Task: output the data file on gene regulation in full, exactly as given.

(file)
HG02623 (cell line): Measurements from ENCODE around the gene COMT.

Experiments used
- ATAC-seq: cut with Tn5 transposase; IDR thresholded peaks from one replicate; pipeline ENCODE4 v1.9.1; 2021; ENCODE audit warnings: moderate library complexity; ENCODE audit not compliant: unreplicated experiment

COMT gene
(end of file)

HG02623 (cell line): Measurements from ENCODE around the gene COMT.

Experiments used
- ATAC-seq: cut with Tn5 transposase; IDR thresholded peaks from one replicate; pipeline ENCODE4 v1.9.1; 2021; ENCODE audit warnings: moderate library complexity; ENCODE audit not compliant: unreplicated experiment

COMT gene